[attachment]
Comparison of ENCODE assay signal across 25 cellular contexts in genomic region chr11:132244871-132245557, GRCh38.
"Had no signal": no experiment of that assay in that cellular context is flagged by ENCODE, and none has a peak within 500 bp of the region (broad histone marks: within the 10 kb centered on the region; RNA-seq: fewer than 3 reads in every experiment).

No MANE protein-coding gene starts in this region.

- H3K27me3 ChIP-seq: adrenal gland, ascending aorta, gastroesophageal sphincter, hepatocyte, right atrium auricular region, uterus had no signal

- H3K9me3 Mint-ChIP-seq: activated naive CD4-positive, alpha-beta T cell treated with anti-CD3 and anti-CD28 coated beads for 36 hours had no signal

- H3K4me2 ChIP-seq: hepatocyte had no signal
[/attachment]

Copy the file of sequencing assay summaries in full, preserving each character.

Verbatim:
Comparison of ENCODE assay signal across 25 cellular contexts in genomic region chr11:132244871-132245557, GRCh38.
"Had no signal": no experiment of that assay in that cellular context is flagged by ENCODE, and none has a peak within 500 bp of the region (broad histone marks: within the 10 kb centered on the region; RNA-seq: fewer than 3 reads in every experiment).

No MANE protein-coding gene starts in this region.

- H3K27me3 ChIP-seq: adrenal gland, ascending aorta, gastroesophageal sphincter, hepatocyte, right atrium auricular region, uterus had no signal

- H3K9me3 Mint-ChIP-seq: activated naive CD4-positive, alpha-beta T cell treated with anti-CD3 and anti-CD28 coated beads for 36 hours had no signal

- H3K4me2 ChIP-seq: hepatocyte had no signal